5. Circus. Magical knot-tying skills. Bird-woman. Flying. Invisible tiger. Treehouse. Danger. Friendship. What more could one ask for?

“Just because a magic is small doesn’t mean it is unimportant. Even the smallest magics can grow.”

P.S. Look underneath the dust jacket.

Julia Ellsworth Ford Foundation Award for Children’s Literature

The book I reviewed yesterday, The Wonderful Year by Nancy Barnes, was a Newbery Honor book. However, curiously enough, the copy I read had no Newbery sticker on it. It did have a medal sticker proclaiming it to be the recipient of the “Award of the Julia Ellsworth Ford Foundation (for) Children’s Literature.”

Mrs. Ford seems to have been a prominent New York socialite and author and patron of the arts. I looked for information about her on the web and found this brief bio at an art website dedicated to the paintings of John William Waterhouse:

Julia Ellsworth Ford, neé Shaw, was a New York socialite, philanthropist, author of children’s books and doyenne of a salon that included the Lebanese mystic Kahlil Gibran, Irish poet and playwright William Butler Yeats, and American dancer Isadora Duncan. Her husband was Simeon Ford, financier and noted host of the old Grand Union Hotel, New York (co-owned with Julia’s brother Samuel Shaw).

Mrs. Ford “though extremely wealthy, was more interested in meeting famous people, whom she collected as others did stamps or butterflies, than in disbursing her capital: ‘the woman who aspires’ was the way he described her to Florence Farr.” (from a 1905 letter by John Quinn quoted in Prodigal Father: The Life of John Butler Yeats, William Michael Murphy.)

“Mrs. Ford had a great interest in the Pre-Raphaelite painters and later artists such as JW Waterhouse and Arthur Hacker, both of whom she knew personally. She went to Germany to meet the German painter Franz von Stuck and to get photographic reproductions of his work. She created her own wallpaper for her upstairs study by arranging on the walls as a mosaic over two hundred photographic reproductions of pictures by these artists.”

Ms. Ford was the author of the children’s book, Snickerty Nick and the Giant, illustrated by famed artist Arthur Rackham, and also of other children’s tomes, somewhat less well-known than old Snickerty Nick. I couldn’t find a list of the books that Ms. Ford’s foundation gave awards to, but I did find some of them individually attributed here and there across the internet. Apparently, the award was a competition for the best children’s book manuscript submitted to the foundation. Here are a few of the award winners that I could find:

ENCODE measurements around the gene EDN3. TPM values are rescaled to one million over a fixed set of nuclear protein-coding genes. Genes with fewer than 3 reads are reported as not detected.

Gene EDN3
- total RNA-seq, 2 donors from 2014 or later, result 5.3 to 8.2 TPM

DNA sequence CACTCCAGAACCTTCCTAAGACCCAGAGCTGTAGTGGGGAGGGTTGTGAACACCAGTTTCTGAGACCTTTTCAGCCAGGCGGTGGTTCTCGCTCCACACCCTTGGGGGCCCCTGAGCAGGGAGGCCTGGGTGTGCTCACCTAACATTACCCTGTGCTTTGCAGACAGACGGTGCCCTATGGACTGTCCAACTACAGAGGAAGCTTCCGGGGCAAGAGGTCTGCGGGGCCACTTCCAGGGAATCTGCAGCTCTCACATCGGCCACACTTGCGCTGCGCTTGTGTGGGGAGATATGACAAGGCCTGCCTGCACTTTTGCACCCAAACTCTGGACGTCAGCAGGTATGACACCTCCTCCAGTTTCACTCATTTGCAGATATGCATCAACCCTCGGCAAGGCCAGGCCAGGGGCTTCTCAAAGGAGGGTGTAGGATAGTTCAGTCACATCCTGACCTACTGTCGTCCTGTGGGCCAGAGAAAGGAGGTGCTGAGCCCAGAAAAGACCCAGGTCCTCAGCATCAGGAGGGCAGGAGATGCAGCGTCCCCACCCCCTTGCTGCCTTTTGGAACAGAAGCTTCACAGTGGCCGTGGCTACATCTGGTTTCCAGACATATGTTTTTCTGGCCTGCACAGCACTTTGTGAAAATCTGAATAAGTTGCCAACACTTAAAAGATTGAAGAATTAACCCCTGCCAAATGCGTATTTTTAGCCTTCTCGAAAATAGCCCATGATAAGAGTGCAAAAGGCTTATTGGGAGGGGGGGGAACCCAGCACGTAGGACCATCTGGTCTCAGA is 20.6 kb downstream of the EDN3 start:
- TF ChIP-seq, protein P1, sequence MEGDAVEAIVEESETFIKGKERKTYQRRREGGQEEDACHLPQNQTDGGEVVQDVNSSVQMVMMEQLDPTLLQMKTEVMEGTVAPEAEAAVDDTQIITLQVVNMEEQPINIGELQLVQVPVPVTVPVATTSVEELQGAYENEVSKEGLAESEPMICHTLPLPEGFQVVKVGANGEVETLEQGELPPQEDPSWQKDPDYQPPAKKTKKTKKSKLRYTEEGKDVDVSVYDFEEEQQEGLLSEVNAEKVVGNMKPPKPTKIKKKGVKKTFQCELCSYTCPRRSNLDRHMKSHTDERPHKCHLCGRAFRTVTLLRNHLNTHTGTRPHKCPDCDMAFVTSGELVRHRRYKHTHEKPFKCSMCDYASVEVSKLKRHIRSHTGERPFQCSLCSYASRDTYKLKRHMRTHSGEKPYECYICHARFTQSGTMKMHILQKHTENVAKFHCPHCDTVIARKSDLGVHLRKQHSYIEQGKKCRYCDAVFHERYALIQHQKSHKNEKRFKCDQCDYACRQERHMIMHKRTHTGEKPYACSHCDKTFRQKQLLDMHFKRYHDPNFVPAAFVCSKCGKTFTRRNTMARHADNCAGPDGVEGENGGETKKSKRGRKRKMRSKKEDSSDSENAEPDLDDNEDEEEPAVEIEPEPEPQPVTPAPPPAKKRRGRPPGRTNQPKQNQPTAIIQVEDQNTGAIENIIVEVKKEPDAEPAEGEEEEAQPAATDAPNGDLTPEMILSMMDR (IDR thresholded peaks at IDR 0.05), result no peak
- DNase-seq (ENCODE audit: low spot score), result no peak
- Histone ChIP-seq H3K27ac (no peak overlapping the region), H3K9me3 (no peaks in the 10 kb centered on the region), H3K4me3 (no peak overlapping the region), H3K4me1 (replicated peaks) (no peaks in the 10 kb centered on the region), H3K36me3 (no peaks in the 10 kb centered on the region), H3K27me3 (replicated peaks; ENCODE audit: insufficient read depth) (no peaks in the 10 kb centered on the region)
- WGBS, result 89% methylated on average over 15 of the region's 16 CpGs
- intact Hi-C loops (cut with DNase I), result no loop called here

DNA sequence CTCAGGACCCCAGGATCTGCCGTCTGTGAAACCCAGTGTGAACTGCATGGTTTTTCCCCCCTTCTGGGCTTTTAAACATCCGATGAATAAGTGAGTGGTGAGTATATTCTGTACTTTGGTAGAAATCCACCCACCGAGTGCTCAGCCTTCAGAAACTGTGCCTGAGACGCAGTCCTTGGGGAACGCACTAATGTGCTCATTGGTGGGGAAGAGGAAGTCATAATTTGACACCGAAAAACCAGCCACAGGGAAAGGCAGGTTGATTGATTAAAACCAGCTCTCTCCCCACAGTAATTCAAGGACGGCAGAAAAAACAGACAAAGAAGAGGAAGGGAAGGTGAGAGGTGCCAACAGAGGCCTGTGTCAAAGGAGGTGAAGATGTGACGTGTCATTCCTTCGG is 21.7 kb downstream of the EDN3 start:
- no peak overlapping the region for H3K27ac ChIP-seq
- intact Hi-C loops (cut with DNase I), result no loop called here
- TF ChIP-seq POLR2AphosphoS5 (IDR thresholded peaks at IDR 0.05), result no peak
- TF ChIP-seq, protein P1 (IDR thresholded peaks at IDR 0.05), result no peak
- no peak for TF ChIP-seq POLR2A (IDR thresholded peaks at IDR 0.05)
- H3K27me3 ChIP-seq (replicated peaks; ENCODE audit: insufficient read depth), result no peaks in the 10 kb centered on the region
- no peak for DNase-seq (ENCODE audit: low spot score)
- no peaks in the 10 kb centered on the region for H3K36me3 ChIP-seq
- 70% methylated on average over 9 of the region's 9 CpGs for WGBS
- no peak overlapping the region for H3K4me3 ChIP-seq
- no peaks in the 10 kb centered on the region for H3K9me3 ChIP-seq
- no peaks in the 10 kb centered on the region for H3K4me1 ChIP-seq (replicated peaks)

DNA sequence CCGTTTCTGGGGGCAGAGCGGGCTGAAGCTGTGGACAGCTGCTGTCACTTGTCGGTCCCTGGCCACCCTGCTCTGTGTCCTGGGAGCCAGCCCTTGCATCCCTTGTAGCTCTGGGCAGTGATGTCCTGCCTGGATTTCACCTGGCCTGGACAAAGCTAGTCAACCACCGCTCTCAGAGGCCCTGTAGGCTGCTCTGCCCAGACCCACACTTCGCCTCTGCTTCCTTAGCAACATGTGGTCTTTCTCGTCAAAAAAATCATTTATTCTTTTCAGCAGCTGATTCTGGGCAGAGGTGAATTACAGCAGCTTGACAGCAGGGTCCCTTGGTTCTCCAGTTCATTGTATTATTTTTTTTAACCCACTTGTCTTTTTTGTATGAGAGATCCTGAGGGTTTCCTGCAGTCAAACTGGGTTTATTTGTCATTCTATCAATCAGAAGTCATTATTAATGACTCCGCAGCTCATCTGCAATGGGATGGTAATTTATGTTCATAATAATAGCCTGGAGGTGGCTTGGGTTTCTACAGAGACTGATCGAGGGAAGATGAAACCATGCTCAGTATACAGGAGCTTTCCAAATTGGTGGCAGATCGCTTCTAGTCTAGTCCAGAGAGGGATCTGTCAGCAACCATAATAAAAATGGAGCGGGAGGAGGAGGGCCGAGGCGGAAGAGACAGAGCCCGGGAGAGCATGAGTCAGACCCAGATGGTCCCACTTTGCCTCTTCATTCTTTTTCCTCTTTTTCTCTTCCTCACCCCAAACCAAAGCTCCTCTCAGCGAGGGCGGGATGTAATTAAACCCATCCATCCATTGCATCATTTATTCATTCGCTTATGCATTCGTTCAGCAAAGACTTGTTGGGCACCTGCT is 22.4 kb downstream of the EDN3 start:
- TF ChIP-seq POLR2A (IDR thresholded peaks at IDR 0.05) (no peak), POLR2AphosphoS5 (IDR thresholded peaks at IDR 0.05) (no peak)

Singing Paddles by Julia Butler (Hansen). Holt, 1937. The story of Sally Ann Blair and her family who travel from Kentucky to Oregon in 1842.

My Brother Was Mozart by Benson Wheeler and Claire Lee Purdy. Harcourt, 1937.

The Stage-Struck Seal by James Neal. Holt, 1937.

Hello, the Boat! by Phyllis Crawford. Illustrated by Edward Laning. E.M. Hale and Company, 1938. The journey of a store-boat down the Ohio River from Pittsburgh to Cincinnati. This book won a Newbery Honor in 1939.

Falcon Fly Back by Elinore Blaisdell. Messner, 1939. In medieval France, 12-year-old Anne de Hauteville trains a falcon and later rescues it when it escapes.

The Listening Man by Lucy Embury. Illustrated by Russell Hamilton. Messner, 1940. In sixth century Ireland, Ollave wants to become a “listening man” rather than a fighting man.

Walt Whitman: Builder for America by Babette Deutsch. Messner, 1941.

Journey Cake by Isabel McLennan McMeekin. Messner, 1942. In 1793, the father of the Shadrow family whose mother has recently died goes into the Kentucky wilderness to establish a new life for his family. The children leave their home in North Carolina in the spring to meet their father in Kentucky. Along with their freed slave woman and her husband they face drudgery, opposition and danger along the way. During their travel they participate in a pioneer wedding and meet Johnny Appleseed.

Valiant Minstrel: The Story of Harry Lauder by Gladys Malvern. Illustrated by Corinne Malvern. Messner, 1943. Sir Harry Lauder was a vaudeville singer and comedian from Scotland.

Raymond L. Ditmars: His Exciting Career with Reptiles, Insects and Animals by Laura Newbold Wood. Messner, 1944. Ditmars, according to Wikipedia, was an American herpetologist, illustrator, writer and filmmaker. He wrote several books of his own about snakes and about his adventures as a Bronx Zoo curator and naturalist. Mr. Ditmars died in 1942, so this biography was rather timely as well as informative, I’m sure.

The Wonderful Year by Nancy Barnes. Illustrated by Kate Seredy. Messner, 1946.

A Horse to Remember by Genevieve Torrey Eames. Illustrated by Paul Brown. Messner, 1947. Joker the Pony and Jarvis solve a mystery together.

The Canvas Castle by Alice Rogers Hager. Illustrated by Mary Stevens. Messner, 1948. Ms. Hager “worked as a reporter in Los Angeles, California, and was the Washington editor and war correspondent throughout China, Burma and India during WW II.” I’m not exactly sure what the book is about. A memoir of her travels, perhaps?